When in-game, and with a level loaded, the 'status' command in the game's developer console will show the exact detected public IP address that would be used to invite others. The developer console can be enabled under Options -> Keyboard/Mouse.
You can write your configuration file to disk using the following command in the CS:GO console; host_writeconfig <name_of_file> For example, if you wanted to write your current configuration settings to a file called "myConfig.cfg", you would use the following in the CS:GO console; host_writeconfig myConfig This would create a file called ...
In short: It is used because it preserves your configuration. If you edit the config.cfg or use the ingame console directly the settings will only stay until you closed the game. First we need to clarify what happens when you start a source-engine game from steam. At startup steam - if activated - loads a config from the cloud and checks back with the ...
Enter cl_showpos 1 in the console. This will display your current position, angle, and velocity in the upper-right corner of the screen. To get the distance, open http://www.calculatorsoup.com/calculators/geometry-solids/distance-two-points.php in the in-game browser, plug your starting coordinates into the first box, your ending coordinates into the second ...
All you need is to set the correct attributes of your wav file. I have changed files for Alien Swarm, it is also a Source SDK powered game. So I assume the steps are the same: Get the free application Audacity, install and run it. Set sound frequency to 44 100 Hz Go to audicity options, Formats and select WAV (Microsoft 16 bit PCM) Record your sound and ...
FPS configs will reduce your graphics much below those inside the game: http://www.fakkelbrigade.eu/chris/configs/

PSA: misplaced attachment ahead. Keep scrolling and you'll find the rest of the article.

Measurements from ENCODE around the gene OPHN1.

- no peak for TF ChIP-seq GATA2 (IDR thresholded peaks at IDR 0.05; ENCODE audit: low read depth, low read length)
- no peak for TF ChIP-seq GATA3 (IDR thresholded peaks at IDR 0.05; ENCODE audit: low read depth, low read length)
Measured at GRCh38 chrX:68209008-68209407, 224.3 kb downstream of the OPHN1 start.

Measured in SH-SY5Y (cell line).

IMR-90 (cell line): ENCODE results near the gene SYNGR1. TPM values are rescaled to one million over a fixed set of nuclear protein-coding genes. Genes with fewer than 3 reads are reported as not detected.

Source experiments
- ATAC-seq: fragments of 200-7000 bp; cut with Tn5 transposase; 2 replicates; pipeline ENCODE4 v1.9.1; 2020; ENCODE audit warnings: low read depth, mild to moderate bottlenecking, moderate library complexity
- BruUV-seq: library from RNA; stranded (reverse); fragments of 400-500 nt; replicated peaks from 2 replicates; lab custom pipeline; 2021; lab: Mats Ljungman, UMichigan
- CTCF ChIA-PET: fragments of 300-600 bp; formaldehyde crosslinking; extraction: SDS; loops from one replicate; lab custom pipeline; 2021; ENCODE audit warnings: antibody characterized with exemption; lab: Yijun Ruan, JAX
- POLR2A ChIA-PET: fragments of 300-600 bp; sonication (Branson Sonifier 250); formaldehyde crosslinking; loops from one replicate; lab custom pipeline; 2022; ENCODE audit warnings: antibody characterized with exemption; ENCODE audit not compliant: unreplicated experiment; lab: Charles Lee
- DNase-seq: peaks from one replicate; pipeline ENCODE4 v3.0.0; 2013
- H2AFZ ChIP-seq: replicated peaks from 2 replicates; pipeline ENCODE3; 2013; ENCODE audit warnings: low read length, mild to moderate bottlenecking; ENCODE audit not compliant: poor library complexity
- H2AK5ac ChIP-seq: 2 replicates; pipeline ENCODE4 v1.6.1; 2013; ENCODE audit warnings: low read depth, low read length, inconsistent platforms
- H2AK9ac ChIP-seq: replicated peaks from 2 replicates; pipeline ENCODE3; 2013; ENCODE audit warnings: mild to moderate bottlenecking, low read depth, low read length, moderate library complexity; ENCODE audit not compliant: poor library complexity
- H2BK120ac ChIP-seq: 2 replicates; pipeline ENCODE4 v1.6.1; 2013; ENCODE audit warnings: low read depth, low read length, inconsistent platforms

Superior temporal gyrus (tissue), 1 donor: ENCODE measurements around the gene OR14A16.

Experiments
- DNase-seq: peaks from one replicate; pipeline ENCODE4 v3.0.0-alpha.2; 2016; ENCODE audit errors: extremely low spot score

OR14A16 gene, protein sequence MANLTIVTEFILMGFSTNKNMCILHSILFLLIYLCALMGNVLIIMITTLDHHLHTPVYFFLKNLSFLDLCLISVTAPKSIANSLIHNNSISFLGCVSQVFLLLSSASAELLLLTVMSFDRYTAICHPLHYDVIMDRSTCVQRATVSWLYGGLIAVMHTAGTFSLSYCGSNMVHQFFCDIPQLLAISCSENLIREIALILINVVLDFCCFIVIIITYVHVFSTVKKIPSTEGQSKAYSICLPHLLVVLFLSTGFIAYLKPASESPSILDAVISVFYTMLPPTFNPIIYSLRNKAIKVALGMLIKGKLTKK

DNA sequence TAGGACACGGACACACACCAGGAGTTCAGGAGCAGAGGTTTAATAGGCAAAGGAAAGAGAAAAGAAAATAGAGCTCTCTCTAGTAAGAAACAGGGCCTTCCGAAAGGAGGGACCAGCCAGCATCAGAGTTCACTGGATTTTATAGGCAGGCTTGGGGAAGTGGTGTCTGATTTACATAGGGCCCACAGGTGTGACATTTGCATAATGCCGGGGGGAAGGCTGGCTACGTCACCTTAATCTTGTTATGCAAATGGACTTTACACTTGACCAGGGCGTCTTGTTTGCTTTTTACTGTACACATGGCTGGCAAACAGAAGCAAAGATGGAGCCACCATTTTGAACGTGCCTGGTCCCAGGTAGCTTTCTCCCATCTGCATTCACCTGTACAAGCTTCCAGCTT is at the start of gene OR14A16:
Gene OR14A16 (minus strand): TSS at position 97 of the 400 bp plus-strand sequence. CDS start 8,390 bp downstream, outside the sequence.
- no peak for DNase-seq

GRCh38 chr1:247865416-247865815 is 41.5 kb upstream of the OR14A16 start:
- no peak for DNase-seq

The place you configure your sprays is in the options menu, under multiplayer. From this place you can import an image of the proper dimensions, which will show up when you use the spray command (default T) in game.
Like all the other answers, this is just going to be a guess, but this one is backed up by actual history. It's because of how Steam packages files. Valve's games made prior to Left 4 Dead all include the Half-Life 2 Shared Files. One of my old answers breaks down how the GCF files were laid out for TF2 specifically. There are 2,722.83MB taken up by ...
The default key for sprays is T in TF2. It is likely the same in L4D, though if you look through the keyboard settings it should be there. Bear in mind that some servers restrict sprays to avoid objectionable (porn or other shock) sprays. If you're on such a server, when you attempt to throw up your spray, the noise will play but nothing will happen.
There are many more options than the options menu in game. Back when I was using a 7600GT to play TF2, I dropped my DirectX level from 9.0c to 8. This can be achieved by right clicking on the game, clicking set launch options, and adding "-dlevel 80" (without quotes). This will force the game to use fewer/less intensive shaders, which older graphics cards ...
Assuming you are playing these games through steam, a possible approach would be to avoid minimizing as much as possible by relying on steam's in-game overlay (launched by pressing Shift+Tab) as much as possible. Seeing how the overlay supplies a web browser, you can do quite a few things while keeping the game in the foreground.